There is no crying in baseball.

Jessica Boullion
H. Jose Bosch: The Bosch Watch

This game is about toughness. Mental toughness, physical toughness and if you’ve ever tried to chew the old gum they used to put into baseball-card packs, even dental toughness. So it’s only natural to believe there is no crying allowed.

Baseball is dominated by legends such as Ruth, Cobb, Gibson and Koufax. Think they ever cried? No way.

But looking into Michigan coach Rich Maloney’s eyes following Saturday’s doubleheader, there was something in there besides the intensity that has helped raise this program from the dead: tears.

And never was that more apparent than when Maloney emerged from the celebration to find his wife along the third-base line to give her a hug and a kiss. She had tears in her eyes, too.

“It’s so hard to put into words,” Maloney said of winning his first Big Ten championship. “Four years ago I had an opportunity to realize a dream. To be able to come back home and coach at Michigan, which is an honor, and to cast a vision for the program on what we wanted to accomplish.”

In just one year, he took a team that had a 20-32 record the year before to finish third in the Big Ten. In three years he won 40-plus games and went to Michigan’s first NCAA Regional since 1999. And this season he’s won a Big Ten regular season championship.

The remarkable turnaround for the Michigan baseball program can be attributed to Maloney’s tireless efforts to make this program one of the most respectable in the nation.

When he had no chance to compete with Southern schools for the most prized recruits in the nation, he looked inward and recruited locally. Maloney has been able to recruit successfully top talent from the state of Michigan and other states in the Great Lakes region to help build his empire.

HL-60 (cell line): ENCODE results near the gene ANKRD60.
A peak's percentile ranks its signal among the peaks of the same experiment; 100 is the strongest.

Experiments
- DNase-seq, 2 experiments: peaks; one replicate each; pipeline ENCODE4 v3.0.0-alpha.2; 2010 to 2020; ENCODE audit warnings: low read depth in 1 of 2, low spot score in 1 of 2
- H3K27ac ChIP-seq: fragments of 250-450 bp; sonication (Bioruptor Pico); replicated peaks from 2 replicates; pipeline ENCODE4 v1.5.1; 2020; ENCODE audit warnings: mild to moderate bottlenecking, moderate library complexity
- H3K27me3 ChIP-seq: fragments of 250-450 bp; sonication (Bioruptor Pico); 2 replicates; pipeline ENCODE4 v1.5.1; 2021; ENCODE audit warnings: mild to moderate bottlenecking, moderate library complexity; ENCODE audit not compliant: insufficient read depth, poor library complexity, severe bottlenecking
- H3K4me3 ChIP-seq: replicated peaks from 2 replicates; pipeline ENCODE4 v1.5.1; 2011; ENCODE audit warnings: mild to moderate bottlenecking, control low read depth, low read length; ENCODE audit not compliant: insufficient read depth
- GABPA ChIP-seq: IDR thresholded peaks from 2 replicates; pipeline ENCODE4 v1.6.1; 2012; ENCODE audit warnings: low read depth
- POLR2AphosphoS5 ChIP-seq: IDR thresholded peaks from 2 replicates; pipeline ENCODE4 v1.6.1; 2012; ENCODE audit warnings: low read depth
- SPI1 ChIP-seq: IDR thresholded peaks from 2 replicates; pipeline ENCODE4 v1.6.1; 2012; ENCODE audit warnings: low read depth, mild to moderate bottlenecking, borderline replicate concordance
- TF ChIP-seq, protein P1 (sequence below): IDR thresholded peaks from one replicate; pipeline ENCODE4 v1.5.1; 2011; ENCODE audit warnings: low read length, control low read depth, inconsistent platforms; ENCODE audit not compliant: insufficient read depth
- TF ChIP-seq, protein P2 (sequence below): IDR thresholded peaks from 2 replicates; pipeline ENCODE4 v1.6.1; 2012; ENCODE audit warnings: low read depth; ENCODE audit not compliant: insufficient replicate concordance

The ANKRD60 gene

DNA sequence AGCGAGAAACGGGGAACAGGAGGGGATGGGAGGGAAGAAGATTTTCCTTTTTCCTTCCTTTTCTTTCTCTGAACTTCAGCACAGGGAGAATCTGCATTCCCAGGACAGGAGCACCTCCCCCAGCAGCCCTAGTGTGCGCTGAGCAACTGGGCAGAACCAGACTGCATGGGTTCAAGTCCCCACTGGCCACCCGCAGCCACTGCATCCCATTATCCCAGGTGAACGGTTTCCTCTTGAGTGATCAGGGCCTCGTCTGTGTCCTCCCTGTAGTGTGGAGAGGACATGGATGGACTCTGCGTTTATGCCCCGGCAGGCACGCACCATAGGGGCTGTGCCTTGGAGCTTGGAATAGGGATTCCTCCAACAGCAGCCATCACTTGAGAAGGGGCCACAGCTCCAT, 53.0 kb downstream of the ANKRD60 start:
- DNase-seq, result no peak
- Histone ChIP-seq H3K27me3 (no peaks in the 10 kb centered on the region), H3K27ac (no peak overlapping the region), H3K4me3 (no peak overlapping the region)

If you want proof just how good players from the state of Michigan can be, take a look at the Wolverines’ starting lineup for their championship-clinching game. Seven of the nine starters were from the state of Michigan.

Right before the game-winning hit in Saturday’s first game, the batter and both runners on base were from Michigan.

And in senior Mike Schmidt’s three-run homerun to seal the deal in game two, all three runs were scored by Michiganders.

Maloney has proven that you don’t need a multitude of players from below the Mason-Dixon Line to succeed at the Division I level. And even those not from Michigan are from nearby. Senior Jeff Kunkel and junior Leif Mahler are from Illinois and Ohio, respectively, and sophomore Chris Fetter – the team’s leader in ERA – is from Indiana.

But recruiting isn’t the only thing that Maloney has succeeded in. Over four years, he has been able to raise $8.5 million to build a new stadium. That’s right, The Fish is getting a face lift. And the new stadium will go great with the lights that were just installed last season to allow the team to play against its biggest rivals in sport’s most reverent atmosphere – baseball under the lights.

Still, the team wouldn’t go anywhere without good coaching and, oh yeah, he’s not too bad at that himself. If the last two weekends have been any indication, its that this team, more than any other, has truly grasped the concept of Maloney-ball: aggressive base running, stealing and bunting in situations that call for swinging away, impeccable defense, consistent pitching and timely hitting. Sure, those are all the tools for all successful ball clubs, but Maloney has done a masterful job at maximizing his team’s talent and getting his players to buy into the concept of a team.

His system works. It’s not always pretty, but it works.

The dream has finally become a reality for Maloney and he has done it his way, with his type of players and his brand of baseball.

There’s no crying in baseball?

There isn’t a real man in the world who wouldn’t have cried on that field while receiving a congratulatory hug from his wife other for winning his first Big Ten championship.

– H. Jose Bosch wanted to cry for picking Michigan to finish sixth in the Big Ten. Instead he’ll just watch “A League of Their Own” for the 30th time. He can be reached at hectobos@umich.edu.

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